The Real Cost of Being Green
Gov. Bill Ritter and green energy advocates are selling Colorado a false bill of goods when it comes to the "New Energy Economy." They claim the green energy agenda won't burden consumers, but their interpretation relies on misleading accounting that hides billions of dollars in green energy costs.
The crown jewel of Ritter's much-ballyhooed plan is the renewable electricity standard (RES), which requires investor-owned utilities to generate at least 30 percent of their electricity sales from renewable energy sources by 2020.
Critics warned that a 30 percent RES will saddle energy consumers with higher costs, and the facts seem to be on their side. According to the federal Energy Information Administration's projection of future electricity costs, in 2016 wind power will be nearly 50 percent more expensive than coal and nearly 80 percent more expensive than natural gas. Thermal solar generation is projected to be 150 percent more expensive than coal, and 200 percent more expensive than gas.
Green energy enthusiasts, however, argued that the RES law ensures costs stay low by limiting the retail rate impact to 2 percent annually. Gov. Ritter bragged that the RES "will not increase cost to consumers." Rep. Max Tyler, the lead sponsor of the RES in the legislature, claimed cost concerns were "absolutely wrong," because "there's a 2 percent cap."
Listening to Tyler or Ritter, one might conclude this legally mandated price control applies to the entire RES program, but that would be wrong. In fact, the cap pertains only to incremental costs, the difference in projected operating costs between conventional energy and the new renewable energy used to meet the RES.
Incremental costs are only a small portion of the total cost. The Public Utility Commission's William Dalton said the 2 percent rate cap "could be a point of confusion to ratepayers . . . . The costs above the rate impact are recovered through other commission-approved cost-recovery mechanisms." The 2 percent rate cap does not apply to these mechanisms.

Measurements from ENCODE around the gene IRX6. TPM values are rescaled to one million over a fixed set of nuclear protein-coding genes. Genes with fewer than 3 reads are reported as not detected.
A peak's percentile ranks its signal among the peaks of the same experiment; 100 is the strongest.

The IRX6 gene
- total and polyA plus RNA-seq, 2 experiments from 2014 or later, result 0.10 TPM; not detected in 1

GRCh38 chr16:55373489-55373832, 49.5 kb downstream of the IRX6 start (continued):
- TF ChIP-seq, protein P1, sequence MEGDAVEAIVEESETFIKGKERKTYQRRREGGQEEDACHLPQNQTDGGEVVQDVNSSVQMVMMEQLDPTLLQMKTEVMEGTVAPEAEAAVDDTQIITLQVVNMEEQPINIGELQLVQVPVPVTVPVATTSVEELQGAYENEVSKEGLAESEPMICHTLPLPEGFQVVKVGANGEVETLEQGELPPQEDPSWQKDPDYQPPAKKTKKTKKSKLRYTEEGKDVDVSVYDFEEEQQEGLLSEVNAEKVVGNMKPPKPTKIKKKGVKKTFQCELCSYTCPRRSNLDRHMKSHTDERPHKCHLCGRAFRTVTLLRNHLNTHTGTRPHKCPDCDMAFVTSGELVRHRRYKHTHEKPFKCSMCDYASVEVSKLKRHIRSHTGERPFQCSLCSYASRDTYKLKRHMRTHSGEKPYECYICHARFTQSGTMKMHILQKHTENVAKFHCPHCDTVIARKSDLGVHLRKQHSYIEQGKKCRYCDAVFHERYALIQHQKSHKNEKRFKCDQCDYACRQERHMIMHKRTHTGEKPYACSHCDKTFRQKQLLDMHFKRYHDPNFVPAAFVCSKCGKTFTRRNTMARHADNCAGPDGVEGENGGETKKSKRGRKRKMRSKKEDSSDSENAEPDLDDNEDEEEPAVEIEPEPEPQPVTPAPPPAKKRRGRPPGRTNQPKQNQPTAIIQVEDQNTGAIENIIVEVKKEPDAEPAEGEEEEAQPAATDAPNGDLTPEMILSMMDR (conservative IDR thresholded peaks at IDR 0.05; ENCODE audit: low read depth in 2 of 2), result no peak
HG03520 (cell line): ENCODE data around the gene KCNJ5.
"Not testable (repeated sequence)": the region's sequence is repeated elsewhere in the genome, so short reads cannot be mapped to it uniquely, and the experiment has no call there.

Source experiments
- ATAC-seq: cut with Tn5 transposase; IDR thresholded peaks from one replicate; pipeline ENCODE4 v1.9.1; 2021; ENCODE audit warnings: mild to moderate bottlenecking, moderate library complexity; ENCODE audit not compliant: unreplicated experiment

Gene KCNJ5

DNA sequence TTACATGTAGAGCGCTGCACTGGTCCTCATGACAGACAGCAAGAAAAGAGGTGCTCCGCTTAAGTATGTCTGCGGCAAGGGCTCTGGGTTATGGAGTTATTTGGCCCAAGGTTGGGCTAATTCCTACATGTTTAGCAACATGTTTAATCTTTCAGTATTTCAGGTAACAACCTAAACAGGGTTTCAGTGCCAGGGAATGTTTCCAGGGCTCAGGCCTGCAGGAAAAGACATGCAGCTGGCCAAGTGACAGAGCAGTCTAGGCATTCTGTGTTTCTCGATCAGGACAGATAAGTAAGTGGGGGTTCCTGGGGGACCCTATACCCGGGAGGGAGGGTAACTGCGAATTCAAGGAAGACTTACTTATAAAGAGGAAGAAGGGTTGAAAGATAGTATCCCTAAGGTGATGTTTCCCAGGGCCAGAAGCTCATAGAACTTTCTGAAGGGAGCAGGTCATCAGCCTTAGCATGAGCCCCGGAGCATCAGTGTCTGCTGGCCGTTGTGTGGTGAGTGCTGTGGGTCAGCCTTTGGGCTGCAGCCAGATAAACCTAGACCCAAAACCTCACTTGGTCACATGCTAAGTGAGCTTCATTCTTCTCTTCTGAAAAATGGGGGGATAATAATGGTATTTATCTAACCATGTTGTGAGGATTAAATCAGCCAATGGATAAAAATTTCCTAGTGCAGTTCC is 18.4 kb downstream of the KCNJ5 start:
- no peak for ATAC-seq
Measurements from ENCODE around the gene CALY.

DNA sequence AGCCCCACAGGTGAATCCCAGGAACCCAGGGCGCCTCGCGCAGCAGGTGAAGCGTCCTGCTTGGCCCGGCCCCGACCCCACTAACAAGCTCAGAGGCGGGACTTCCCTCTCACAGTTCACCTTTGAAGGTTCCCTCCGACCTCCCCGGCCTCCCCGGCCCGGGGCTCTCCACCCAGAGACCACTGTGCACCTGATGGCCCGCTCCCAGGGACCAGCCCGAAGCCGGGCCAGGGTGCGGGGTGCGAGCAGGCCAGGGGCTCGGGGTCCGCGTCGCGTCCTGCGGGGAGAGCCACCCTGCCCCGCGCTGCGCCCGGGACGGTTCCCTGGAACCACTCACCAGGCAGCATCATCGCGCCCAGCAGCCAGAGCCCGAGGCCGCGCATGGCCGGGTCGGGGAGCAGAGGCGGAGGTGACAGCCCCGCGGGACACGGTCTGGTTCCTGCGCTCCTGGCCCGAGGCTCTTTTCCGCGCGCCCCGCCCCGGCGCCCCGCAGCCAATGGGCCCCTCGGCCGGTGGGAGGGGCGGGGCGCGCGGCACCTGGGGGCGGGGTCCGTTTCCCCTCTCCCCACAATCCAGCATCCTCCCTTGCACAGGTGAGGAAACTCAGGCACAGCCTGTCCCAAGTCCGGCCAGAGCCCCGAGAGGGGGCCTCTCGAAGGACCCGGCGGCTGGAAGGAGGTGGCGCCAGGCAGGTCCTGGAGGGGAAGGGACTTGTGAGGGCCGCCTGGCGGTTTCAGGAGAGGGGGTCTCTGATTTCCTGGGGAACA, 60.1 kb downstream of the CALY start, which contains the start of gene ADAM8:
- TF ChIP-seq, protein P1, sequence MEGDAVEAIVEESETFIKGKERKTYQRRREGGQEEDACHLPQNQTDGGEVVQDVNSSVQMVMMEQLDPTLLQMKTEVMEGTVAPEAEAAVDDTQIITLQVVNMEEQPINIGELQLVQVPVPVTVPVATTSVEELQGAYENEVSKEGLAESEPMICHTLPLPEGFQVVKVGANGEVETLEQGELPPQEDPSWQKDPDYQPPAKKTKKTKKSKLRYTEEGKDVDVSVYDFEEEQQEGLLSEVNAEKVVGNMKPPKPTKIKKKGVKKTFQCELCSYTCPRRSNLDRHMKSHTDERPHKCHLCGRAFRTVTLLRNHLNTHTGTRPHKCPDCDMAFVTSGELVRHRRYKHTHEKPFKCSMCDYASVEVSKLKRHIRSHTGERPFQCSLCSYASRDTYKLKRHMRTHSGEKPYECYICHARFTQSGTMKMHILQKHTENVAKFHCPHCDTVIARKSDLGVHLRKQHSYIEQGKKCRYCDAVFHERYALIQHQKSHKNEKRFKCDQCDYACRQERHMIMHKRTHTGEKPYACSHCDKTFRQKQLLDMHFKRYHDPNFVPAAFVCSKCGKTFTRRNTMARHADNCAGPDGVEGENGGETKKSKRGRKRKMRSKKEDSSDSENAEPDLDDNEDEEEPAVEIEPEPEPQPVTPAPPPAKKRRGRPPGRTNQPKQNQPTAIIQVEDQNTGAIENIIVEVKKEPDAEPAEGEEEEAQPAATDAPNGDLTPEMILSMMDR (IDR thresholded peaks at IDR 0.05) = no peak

In 2009, 2 percent of Xcel Energy's sales amounted to $44 million. But that's only a fraction of what Xcel charges customers for green energy. According to its balance sheet, Xcel spent $72 million meeting the RES, or almost $30 million more than the rate cap. And this figure doesn't count $147 million to pay for new wind-energy resources used for RES compliance. All told, consumers paid almost $220 million to meet the RES in 2009. Clearly, the rate cap is a sham.
Unfortunately for Xcel customers, these RES costs are only the tip of the iceberg. According to the energy company's own projections, unofficial RES costs will balloon to more than $700 million by 2020 — or almost 23 percent of projected electricity sales.
Over the next decade, Xcel customers are on the hook for almost $3.8 billion in renewable energy costs that don't fall under the rate cap. With the company's current number of 1.36 million ratepayers, that averages to nearly $2,800 per customer just to comply with the RES.
The real injustice is that these costs are unnecessary. As part of its most recent electric resource plan, Xcel proposed shuttering 229 megawatts of coal power by 2014, in order to comply with Ritter's executive order to achieve a 20 percent reduction in greenhouse gas emissions by 2020. Xcel is retiring reliable, cheap power and adding intermittent, expensive green energy to comply with the green agenda.
Up until 2007, Xcel was obligated to provide electricity at "least cost." Now, however, the Public Utilities Commission says that climate change — rather than affordability — is the "main driving force" behind resource planning. Xcel customers are poorer as a result, no matter how the politicians spin the costs of green energy.